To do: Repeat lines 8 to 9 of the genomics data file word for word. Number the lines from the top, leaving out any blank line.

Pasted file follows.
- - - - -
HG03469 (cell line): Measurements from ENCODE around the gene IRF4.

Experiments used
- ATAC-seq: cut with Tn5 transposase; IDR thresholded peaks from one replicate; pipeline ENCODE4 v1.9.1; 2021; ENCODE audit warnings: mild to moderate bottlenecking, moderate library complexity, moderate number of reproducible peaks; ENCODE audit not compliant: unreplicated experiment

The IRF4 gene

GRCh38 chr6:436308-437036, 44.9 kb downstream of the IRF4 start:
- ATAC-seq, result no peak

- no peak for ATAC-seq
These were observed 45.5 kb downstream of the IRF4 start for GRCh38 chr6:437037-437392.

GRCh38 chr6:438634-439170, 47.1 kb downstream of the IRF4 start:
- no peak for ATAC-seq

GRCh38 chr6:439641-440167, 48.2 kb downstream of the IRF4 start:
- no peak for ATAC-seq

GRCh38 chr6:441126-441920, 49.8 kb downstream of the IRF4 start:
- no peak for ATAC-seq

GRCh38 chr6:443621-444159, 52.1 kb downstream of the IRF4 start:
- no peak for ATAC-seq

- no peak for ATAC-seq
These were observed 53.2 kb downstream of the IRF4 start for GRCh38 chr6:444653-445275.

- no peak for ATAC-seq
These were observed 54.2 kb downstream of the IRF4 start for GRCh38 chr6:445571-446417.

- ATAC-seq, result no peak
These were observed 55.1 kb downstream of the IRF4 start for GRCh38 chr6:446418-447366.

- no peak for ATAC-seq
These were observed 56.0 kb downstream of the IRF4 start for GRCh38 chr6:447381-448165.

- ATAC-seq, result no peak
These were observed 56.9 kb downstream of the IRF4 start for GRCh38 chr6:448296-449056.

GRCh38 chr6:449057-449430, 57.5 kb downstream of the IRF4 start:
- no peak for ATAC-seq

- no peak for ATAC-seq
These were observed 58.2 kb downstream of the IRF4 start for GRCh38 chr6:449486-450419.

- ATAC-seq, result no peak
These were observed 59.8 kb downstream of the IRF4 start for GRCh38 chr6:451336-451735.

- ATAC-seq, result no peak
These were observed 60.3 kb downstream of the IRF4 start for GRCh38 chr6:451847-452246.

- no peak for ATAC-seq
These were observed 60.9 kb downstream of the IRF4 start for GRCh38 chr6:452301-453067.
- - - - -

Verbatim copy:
These were observed 45.5 kb downstream of the IRF4 start for GRCh38 chr6:437037-437392.

GRCh38 chr6:438634-439170, 47.1 kb downstream of the IRF4 start: